Tide Change publishes submissions from a variety of authors whose work we admire and words we feel are relevant to our readers. Please note that the views, thoughts, and opinions expressed in the text belong solely to the author, and not necessarily to the author’s employer, organization, committee or other group or individual.

Richard at Long point
Richard at Long point
Richard at Long point
My Favourite Things in The Comox Valley

My Favourite Things in The Comox Valley

This is not an Oprah Favourite Things List, because everything I could list, like my favourite chocolates, shoes, coffee and more, would highlight some of the great shops and boutiques in the valley, but unfortunately not all of them. So, I will focus on my list of favourite things that do not need to be purchased and are a gift to all of us who call this valley home.

Despite Island Health’s Efforts, Overcapacity Still Plagues Hospitals, Stresses Staff

Despite Island Health’s Efforts, Overcapacity Still Plagues Hospitals, Stresses Staff

This month, like last month, and the month before that and every month since the two new North Island Hospitals opened last year, they have been overcapacity. So on most days, staff at the Courtenay and Campbell hospitals struggle to find space to put as many as 30-plus extra patients, and the peak hospitalization season that coincides with the influenza season is just getting started.

A Walk in the Anthropocene

A Walk in the Anthropocene

The term Anthropocene (meaning “man-made”) is the new term scientists are using to describe a new era. It is replacing the former Cenozoic Era that has existed since the death of the dinosaurs, sixty-five million years ago. The dominant characteristic of the Anthropocene is climate change. When I first heard the term “Anthropocene” I said to myself, “That’s nice. Something we humans can be proud of.” But my attitude changed when I saw the impact of climate change: the increased number of hurricanes, forest fires, monsoons, rising oceans and flooding, long lines of refugees grasping their children’s hands and leaving behind their dried up farms, carrying little more than the clothing on their backs.

What is Cumberland’s Goal: Save The Ilo Ilo Theatre or Create Performing Arts Space?

What is Cumberland’s Goal: Save The Ilo Ilo Theatre or Create Performing Arts Space?

Does Cumberland want to save the historic Ilo Ilo Theatre or does it want to create a performing arts space in the most viable location? That was a question debated Saturday afternoon in the renovated lobby of the former opera house by about 30 Cumberland business people, residents and performers. It’s an urgent question because Henry Fletcher, who has spent “a stressful” year trying to save the theatre as a performance venue, has reached the end of his resources and is moving back to Toronto this week.

How To Be Happy

How To Be Happy

In order to answer this enigma of what or who will make us happy and when this will be a permanent state of being, we must ultimately be in this world but not of this world. Before you discard this statement as something impractical and not realistic, let me assure you that there are now very concrete examples of why this is true.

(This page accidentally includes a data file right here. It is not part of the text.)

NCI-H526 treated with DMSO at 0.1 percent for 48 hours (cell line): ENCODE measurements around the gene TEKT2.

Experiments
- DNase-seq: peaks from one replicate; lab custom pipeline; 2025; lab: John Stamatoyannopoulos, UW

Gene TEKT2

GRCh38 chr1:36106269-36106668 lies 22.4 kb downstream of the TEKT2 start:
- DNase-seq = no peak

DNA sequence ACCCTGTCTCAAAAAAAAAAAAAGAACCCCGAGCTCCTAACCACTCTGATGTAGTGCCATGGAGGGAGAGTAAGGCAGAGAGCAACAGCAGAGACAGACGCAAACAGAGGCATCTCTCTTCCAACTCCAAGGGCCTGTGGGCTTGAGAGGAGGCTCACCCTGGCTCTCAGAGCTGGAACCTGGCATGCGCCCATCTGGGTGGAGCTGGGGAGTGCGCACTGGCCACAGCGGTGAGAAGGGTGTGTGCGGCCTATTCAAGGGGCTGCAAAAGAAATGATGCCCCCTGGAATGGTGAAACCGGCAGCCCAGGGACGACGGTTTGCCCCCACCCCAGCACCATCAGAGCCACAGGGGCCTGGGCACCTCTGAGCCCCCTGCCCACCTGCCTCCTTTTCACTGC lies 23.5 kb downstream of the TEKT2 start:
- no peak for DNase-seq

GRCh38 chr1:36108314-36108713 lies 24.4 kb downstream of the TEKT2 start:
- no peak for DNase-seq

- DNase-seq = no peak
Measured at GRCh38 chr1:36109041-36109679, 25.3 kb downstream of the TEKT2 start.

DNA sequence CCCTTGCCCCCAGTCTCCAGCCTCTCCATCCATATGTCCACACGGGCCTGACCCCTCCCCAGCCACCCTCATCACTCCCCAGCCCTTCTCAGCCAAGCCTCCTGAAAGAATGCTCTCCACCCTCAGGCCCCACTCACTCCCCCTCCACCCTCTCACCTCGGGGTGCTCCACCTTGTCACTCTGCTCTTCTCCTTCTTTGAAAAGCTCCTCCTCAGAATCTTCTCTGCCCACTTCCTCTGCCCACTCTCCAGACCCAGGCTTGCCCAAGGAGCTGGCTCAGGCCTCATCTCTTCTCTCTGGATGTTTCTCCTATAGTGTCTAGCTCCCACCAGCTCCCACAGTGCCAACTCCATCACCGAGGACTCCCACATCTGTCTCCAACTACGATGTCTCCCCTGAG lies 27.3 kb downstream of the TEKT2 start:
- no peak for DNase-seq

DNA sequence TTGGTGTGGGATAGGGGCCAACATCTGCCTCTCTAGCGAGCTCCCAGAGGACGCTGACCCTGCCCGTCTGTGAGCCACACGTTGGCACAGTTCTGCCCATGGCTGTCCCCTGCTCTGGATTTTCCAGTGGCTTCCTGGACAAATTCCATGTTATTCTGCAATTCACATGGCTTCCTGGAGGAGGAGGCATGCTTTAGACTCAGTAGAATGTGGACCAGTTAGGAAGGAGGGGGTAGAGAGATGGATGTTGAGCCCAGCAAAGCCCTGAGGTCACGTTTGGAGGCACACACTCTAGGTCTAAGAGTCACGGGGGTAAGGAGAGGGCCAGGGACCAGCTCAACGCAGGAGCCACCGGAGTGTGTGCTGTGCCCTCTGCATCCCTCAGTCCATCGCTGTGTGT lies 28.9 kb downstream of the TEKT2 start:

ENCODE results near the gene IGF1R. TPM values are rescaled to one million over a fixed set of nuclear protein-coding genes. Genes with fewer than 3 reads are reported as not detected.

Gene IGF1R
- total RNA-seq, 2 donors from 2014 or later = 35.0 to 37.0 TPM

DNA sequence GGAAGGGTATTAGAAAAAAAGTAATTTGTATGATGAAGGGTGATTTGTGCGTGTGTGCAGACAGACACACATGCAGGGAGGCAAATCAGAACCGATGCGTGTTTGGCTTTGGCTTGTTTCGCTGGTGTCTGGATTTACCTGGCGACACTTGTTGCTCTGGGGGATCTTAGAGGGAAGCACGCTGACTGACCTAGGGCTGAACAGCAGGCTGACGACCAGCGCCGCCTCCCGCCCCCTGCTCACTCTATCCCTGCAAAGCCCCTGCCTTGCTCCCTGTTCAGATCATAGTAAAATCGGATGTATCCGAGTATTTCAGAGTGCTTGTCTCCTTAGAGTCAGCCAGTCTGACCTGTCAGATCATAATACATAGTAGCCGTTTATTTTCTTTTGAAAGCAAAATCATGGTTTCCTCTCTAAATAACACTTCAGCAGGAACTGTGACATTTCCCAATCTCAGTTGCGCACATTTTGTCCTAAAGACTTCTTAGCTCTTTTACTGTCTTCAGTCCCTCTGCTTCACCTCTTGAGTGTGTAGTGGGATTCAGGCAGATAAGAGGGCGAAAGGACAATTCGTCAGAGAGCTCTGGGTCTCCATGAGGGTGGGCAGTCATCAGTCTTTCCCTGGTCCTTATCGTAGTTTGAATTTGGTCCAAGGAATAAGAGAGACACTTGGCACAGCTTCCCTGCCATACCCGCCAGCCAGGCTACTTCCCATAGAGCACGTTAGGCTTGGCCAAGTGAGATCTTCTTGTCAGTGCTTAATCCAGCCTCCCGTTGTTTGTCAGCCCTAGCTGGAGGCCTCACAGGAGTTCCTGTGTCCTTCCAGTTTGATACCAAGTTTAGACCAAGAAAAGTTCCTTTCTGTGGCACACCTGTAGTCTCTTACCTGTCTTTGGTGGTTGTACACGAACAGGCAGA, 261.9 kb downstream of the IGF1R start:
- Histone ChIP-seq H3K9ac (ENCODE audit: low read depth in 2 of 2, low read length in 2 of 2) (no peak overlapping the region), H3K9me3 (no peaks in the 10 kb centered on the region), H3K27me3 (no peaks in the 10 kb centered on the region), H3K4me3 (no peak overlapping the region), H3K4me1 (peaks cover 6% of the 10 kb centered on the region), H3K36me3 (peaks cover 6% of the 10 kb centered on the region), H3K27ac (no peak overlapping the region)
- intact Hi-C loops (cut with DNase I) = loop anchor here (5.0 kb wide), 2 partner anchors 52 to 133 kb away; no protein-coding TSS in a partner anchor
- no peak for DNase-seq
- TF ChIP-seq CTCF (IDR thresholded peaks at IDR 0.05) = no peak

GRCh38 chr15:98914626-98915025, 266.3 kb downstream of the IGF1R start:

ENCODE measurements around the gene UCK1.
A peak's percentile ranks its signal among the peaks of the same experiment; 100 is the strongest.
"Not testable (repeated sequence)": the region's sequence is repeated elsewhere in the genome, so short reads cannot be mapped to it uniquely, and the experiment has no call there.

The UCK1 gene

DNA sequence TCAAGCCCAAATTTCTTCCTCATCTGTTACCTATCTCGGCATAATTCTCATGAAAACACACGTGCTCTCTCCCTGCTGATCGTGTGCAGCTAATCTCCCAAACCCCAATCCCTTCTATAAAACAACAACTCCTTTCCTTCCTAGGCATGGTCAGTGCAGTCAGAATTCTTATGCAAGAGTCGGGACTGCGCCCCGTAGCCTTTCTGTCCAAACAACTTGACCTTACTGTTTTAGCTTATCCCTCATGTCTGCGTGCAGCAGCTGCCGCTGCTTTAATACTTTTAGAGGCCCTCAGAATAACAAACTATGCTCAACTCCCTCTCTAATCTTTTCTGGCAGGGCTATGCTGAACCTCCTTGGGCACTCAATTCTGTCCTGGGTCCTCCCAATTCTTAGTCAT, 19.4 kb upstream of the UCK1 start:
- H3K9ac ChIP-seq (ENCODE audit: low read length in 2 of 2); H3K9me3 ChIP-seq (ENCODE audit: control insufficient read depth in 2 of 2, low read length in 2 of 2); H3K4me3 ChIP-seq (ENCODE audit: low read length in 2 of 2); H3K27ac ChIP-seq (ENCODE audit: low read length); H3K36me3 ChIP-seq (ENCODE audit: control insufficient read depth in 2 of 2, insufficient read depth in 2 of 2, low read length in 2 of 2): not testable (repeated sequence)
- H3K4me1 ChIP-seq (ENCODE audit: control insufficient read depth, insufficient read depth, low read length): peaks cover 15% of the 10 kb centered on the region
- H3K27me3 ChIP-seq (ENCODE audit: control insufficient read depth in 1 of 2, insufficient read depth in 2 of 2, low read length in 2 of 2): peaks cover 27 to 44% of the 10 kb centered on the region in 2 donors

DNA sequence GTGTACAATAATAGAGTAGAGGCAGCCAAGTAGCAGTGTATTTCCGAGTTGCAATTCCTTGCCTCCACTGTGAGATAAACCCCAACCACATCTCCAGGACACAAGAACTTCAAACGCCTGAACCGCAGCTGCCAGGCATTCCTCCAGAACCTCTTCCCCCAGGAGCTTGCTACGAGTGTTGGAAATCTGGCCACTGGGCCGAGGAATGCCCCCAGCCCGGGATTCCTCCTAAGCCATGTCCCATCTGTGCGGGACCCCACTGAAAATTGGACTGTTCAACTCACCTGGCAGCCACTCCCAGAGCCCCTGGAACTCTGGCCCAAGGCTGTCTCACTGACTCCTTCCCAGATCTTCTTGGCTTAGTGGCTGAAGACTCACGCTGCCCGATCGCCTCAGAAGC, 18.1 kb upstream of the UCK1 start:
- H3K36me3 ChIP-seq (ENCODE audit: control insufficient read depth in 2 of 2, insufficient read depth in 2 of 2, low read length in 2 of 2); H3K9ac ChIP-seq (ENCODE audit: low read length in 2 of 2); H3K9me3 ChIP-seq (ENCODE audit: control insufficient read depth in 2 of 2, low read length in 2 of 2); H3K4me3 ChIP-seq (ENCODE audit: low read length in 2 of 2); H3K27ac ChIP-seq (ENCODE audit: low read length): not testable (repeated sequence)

Downsizing and Reframing in the Anthropocene

Downsizing and Reframing in the Anthropocene

This past spring my wife Arlene and I decided to downsize and find a better place to live. There were a number of reasons for this decision but a major one came from our efforts to help some elderly friends. Most of them needed walkers to get around. We are elders ourselves. Our former house with its stairs was not “walker friendly” so it was time to make the move.

Can Green Innovations Stop Polluted Stormwater From Killing Our Waters?

Can Green Innovations Stop Polluted Stormwater From Killing Our Waters?

The Department of Fisheries and Oceans slapped a ban on both personal and commercial shellfish harvesting throughout Baynes Sound this week because Sunday’s heavy rainfall, which came “after a prolonged dry spell,” will “adversely affect marine water quality.” It’s a regular notice the DFO issues around most urbanized regions of Vancouver Island this time of year, and it usually lasts for more than a few days. Why? Because every time it rains after a dry period, it’s as if a giant toilet flushes animal feces, fertilizers, pesticides, oils, road salts, heavy metals and other contaminants into our municipal stormwater systems, which in turn send torrents of polluted water directly into our watersheds, killing fish, eroding property and making our waters unsafe for shellfish harvesting.

Time To Put Communicate Back Into Government Communications

Time To Put Communicate Back Into Government Communications

A bit of good news came out of Victoria this week, which could have easily been missed under the avalanche of bad news that was coming out of the capital. British Columbia is now “operating debt-free for the first time in more than 40 years,” according to the province’s second quarterly report. But that’s not really the good news, at least for me. Perhaps – now that the report and all the preparatory work is out of the way – the ministry might find some time to answer a question I had in early October.